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Archive for June, 2012



Backcountry nutrition for peak performance

This is the scene I was rewarded with a couple of years ago while backpacking in the Colorado high country. It was definitely worth the climb (summit 13,951 feet) and although I kept my distance in respect to my mountain goat friends, I thoroughly enjoyed our meeting.

When Maggie and Amy asked me to do a guest post at The Balanced Platter and explained that June’s editorial calendar included the theme, traveling on a GF diet, I immediately thought of high-country travel—as in backpacking. No cars, trains, or airplanes needed—just a good pair of hiking boots and a loaded backpack.

So—what does it take to fuel your engine and nourish your body for “peak” performance? Follow these basic tips for sustained energy (a long day on the trail) and quick bursts (climbing the last 500 feet to the summit). You’ll also need some turbo-charged recovery food so you can sleep well, climb out of your tent at the crack of dawn, make a hearty breakfast, and start all over again—day after day. That’s what backpacking is all about—sustained energy. And yes, I call that traveling on a GF diet.

These are basic eating strategies for all-day energy. Although sometimes one category serves the purpose better than another, most meals and snacks are a mixture.

Complex carbs
High-fiber, complex carbs will help you plod along for long hours on the trail. They provide more sustained energy because they’re digested (broken down) more slowly than simple sugars. Oats, brown rice, quinoa, teff, granola, and buckwheat are all examples of complex carbs. Start the day with a blend of carbohydrate (complex and simple), protein, and fat. Oatmeal with dried fruit, nuts, and brown sugar is a perfect way to start the day.

Simple carbs 
Say you’ve been hiking along at a moderate intensity for 3 or 4 hours and you realize you’re about a half an hour away from a very steep 500 foot climb to the summit. You need a quick fix and that comes in the form of fast burning, simple carbs like GF jelly beans, dried fruit, honey, or chocolate chips. They’re easy to digest and the simple sugar goes immediately to your working muscles and nervous system.

Fat
High-quality, slow-burning fats are essential for backpacking. They provide more calories (energy) per gram, which you need when you’re physically active all day. Fats give you staying power. Mix them with complex carbs for long-lasting fuel. Nuts, seeds, coconut, and jerky (salmon, beef, bison provide fat and protein), cheese, and sausage are great choices for backpackers.

Protein
Many of the complex carbs (teff, quinoa, oats) and fats (jerky, nuts, seeds) all provide a good dose of protein as well. Protein helps repair the muscles and connective tissue you break down during long hikes. Protein is essential for recovery.

Nutrition bonus
Backpacking is physically demanding and stresses the body in many ways. I like to dehydrate nutrient-dense, hearty greens (kale, spinach, chard) and create my own dry soup mixes for a daily nutrition bonus of antioxidant protection. Hearty greens dehydrate well, weigh next-to-nothing, and rehydrate immediately. They’re perfect for backpacking. Mix the dehydrated greens with instant potato flakes and a gluten-free chicken base for a satisfying and nutritious side soup. At camp, all you have to do is add boiling water to the dry mix, stir, cover, and let sit for 5 minutes.

Granola-Style Energy Bars (Perfect to make ahead and eat on the trail)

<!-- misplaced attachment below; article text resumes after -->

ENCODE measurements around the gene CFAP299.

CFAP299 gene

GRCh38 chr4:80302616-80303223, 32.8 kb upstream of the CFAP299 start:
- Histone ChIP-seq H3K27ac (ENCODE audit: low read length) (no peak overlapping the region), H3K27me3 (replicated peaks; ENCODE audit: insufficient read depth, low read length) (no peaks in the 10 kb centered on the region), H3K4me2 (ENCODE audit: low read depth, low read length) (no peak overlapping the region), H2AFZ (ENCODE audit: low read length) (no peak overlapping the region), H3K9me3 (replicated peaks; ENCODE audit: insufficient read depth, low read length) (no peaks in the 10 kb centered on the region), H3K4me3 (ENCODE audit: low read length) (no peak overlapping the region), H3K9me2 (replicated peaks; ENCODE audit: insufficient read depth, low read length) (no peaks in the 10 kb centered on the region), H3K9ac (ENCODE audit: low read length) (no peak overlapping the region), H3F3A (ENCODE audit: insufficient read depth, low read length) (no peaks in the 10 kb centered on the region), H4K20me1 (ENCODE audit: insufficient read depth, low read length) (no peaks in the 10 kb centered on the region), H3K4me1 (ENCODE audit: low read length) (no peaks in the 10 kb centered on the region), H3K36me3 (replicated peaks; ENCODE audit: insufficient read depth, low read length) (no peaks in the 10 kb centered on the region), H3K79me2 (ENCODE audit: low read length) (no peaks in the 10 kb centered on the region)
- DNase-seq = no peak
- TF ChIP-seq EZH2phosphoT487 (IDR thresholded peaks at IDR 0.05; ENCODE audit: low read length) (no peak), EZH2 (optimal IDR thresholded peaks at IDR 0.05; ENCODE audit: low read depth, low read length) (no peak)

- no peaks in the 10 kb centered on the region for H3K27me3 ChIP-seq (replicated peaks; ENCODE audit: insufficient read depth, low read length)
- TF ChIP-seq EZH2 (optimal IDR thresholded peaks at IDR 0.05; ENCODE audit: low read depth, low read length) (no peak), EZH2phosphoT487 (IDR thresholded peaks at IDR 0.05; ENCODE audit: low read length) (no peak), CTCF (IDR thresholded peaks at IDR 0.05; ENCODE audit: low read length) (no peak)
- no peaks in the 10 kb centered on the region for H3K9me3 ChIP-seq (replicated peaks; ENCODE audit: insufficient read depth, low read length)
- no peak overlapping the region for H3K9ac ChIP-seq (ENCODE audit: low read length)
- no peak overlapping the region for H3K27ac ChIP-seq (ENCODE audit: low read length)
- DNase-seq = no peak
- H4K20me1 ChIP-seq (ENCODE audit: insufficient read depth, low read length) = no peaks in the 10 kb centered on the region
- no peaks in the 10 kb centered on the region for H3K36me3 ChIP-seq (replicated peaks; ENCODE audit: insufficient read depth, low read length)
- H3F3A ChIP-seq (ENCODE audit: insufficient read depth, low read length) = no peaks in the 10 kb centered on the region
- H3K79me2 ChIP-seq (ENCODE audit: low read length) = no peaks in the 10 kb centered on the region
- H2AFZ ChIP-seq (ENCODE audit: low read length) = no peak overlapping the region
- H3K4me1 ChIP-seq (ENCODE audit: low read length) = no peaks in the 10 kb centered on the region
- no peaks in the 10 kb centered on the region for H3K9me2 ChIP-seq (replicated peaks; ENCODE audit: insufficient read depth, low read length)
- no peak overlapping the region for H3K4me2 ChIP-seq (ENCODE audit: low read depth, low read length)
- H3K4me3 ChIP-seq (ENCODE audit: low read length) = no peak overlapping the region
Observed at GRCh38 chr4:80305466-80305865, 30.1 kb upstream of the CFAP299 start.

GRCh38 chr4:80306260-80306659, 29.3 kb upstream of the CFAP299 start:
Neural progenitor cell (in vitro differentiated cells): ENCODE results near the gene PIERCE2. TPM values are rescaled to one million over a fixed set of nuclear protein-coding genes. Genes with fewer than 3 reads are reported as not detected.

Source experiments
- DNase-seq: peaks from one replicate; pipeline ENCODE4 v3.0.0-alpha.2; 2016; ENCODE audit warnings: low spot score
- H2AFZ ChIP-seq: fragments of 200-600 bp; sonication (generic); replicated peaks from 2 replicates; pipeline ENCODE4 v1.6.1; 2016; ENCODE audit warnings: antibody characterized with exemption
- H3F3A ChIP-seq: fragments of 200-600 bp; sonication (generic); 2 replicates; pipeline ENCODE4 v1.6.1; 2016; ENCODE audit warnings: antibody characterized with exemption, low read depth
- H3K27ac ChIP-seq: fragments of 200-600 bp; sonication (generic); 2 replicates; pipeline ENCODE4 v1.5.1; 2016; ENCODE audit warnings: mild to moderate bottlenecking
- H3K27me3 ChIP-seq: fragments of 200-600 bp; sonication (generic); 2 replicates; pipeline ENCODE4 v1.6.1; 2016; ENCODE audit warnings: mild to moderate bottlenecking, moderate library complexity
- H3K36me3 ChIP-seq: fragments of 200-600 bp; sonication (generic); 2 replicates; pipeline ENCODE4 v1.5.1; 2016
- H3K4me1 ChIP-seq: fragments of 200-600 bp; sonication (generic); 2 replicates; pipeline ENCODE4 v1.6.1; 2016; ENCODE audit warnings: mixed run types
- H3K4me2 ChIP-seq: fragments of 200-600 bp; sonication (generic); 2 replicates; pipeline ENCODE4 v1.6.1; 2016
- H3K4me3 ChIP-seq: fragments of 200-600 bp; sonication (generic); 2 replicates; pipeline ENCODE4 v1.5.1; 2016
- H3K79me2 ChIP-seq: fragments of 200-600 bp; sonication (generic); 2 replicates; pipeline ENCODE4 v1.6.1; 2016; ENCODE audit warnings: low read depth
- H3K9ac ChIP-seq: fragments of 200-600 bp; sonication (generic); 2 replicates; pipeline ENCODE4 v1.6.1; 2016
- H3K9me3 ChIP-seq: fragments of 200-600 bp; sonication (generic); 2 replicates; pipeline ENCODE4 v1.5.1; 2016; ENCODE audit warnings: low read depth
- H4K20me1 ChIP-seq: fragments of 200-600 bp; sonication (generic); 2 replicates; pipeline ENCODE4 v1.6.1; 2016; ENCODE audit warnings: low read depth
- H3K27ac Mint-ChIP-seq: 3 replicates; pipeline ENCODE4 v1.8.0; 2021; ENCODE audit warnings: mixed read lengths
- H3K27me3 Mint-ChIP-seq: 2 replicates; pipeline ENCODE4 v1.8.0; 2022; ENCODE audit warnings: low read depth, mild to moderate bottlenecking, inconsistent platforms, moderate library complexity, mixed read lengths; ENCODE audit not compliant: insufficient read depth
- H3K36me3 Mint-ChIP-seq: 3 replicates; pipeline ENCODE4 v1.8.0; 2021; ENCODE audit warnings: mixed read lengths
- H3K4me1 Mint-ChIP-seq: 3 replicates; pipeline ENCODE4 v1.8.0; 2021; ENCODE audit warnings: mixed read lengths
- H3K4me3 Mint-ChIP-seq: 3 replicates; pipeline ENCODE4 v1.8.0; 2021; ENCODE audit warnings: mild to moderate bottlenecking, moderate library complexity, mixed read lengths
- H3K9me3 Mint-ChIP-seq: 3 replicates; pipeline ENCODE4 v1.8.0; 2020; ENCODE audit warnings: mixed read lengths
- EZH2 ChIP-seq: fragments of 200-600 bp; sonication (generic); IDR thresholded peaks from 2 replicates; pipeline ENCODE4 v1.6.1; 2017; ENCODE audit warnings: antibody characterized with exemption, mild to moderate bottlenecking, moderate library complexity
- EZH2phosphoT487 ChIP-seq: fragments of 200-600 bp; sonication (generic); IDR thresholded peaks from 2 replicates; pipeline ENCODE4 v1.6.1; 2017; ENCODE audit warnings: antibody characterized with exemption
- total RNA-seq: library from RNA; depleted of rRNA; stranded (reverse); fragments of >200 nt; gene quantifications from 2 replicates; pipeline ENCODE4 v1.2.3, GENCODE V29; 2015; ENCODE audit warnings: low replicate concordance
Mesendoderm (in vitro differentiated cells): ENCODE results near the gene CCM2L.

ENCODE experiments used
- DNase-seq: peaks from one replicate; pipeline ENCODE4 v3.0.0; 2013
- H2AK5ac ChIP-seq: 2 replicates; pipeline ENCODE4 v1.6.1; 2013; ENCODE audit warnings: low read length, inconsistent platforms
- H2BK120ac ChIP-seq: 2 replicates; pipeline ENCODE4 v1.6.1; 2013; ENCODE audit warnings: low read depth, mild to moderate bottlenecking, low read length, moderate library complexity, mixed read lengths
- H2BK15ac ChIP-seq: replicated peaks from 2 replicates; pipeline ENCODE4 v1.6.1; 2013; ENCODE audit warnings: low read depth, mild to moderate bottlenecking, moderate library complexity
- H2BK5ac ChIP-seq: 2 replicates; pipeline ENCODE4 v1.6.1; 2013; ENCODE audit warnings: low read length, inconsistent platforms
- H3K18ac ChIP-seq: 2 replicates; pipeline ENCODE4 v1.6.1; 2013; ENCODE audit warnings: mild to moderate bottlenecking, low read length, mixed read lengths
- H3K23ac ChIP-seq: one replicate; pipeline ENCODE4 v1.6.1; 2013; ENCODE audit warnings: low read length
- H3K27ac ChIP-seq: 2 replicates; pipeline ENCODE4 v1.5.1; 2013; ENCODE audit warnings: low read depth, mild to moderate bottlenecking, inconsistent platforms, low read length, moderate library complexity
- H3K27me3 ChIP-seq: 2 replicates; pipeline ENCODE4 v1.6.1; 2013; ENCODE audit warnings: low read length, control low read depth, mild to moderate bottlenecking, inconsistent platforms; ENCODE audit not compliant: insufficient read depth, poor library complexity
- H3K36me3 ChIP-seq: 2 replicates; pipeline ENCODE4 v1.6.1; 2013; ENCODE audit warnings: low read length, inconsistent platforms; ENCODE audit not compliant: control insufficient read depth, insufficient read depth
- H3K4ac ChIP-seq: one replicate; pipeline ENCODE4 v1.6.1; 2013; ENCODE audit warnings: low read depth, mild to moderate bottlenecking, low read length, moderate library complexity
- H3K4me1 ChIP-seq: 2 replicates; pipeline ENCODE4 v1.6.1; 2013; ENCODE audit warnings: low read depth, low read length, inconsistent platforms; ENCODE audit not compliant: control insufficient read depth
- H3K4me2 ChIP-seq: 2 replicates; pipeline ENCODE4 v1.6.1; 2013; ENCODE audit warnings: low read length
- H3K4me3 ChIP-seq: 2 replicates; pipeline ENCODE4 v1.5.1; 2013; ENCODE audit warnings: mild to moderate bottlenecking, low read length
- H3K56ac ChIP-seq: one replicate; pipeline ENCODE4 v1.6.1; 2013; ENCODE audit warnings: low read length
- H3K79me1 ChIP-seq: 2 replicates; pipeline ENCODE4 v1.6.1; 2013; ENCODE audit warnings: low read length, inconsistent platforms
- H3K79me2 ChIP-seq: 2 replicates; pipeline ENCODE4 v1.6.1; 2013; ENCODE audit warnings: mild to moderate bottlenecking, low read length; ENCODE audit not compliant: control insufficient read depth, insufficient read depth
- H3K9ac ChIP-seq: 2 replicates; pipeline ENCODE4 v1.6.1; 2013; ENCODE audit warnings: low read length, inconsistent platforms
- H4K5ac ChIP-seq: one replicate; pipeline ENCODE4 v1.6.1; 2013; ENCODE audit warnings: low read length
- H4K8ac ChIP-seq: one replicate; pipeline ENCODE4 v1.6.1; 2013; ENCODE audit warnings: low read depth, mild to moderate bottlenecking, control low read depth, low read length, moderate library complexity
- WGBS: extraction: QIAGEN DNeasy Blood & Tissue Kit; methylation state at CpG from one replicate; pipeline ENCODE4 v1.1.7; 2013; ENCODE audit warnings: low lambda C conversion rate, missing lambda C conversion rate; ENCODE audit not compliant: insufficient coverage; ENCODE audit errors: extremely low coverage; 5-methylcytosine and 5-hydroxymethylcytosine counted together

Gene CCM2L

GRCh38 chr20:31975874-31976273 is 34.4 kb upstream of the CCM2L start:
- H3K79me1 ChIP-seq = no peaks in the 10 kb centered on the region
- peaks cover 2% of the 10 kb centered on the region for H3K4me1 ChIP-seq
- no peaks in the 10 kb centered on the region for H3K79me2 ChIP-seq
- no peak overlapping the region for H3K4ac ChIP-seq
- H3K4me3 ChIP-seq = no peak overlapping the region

Makes 16 bars
Courtesy of The Gluten-Free Edge: A Nutrition and Training Guide for Peak Athletic Performance and an Active Gluten-Free Life (by Peter Bronski & Melissa McLean Jory)

What you need
1/4 cup almond meal
2 tablespoons raw shelled hemp seeds
1 teaspoon ground cinnamon
1/4 teaspoon salt
1 cup pecans
1 cup almonds
1 cup unsulfured dried apricots (about 6 ounces), chopped into chunks
1/4 cup certified gluten-free, rolled oats
1/2 cup chocolate chips
1/3 cup maple syrup (grade B is thicker)
1 large egg
1 tablespoon coconut oil, melted, plus some to grease the pan
1 teaspoon gluten-free pure vanilla extract

What you do
1. Preheat oven to 350 degrees. Grease a 9-inch square pan.
2. Place the almond meal, hemp seeds, cinnamon, and salt in a food processor and pulse until well mixed.
3. Add the pecans, almonds, oats, and apricots and pulse several times until the nuts are in small chunks but not completely ground. Add the chocolate chips and pulse a few times, leaving larger chunks.
4. In a medium bowl (big enough to hold all the ingredients), whisk together the maple syrup, egg, melted coconut oil, and vanilla. Whisk for 1 minute to ensure all ingredients are mixed.
5. Add the wet ingredients to the dry ingredients and mash together with a fork. Use your hands if you have to.
6. Spread the mixture in the prepared pan. Cover with parchment paper, and using your hands, flatten evenly. You can also use an unslotted spatula to flatten the mixture.
7. Place on the center rack in the oven. Bake for 22 to 24 minutes, until golden brown. Remove from the oven and let cool. Place the pan in the refrigerator to chill before cutting into bars. Store in an airtight container in the refrigerator.


Peace, love, and happy trails from The Balanced Platter!
Melissa
PS Leave us a comment sharing your favorite gluten-free hiking snack.

Mustard micro-green pesto (the best)

Micro-greens are the cute (yes, cute), early versions of most vegetables, leafy greens, and some herbs. They aren’t the same as sprouts. They’re more like baby, leafy-green houseplants that you can eat. Sprouts are grown in water, micro-greens are grown in soil and harvested when the leaves open, but before they mature. The main difference between the two is the size of the root and the length of time before harvest. Although neither take long to grow, sprouts are quicker to reach harvest size.

I love micro greens — partly because they’re fun to experiment with and a nice diversion from regular vegetables, but also because of the vibrant colors, zippy taste, and low calorie nutrition. They pack a lot of nutrients in their tiny leaves and stems. Plus, they really are cute. They’re the puppies of the plant world.

My friends (thank you, Andy) at Grant Family Farms added micro-greens to the CSA share options this season. I jumped on that bandwagon immediately.

These feisty little mustard plants start with a sweet, mellow taste, but finish with a peppery bite. I love them. Here’s what I did with last week’s 20 x 12 tray of mustard micro-greens.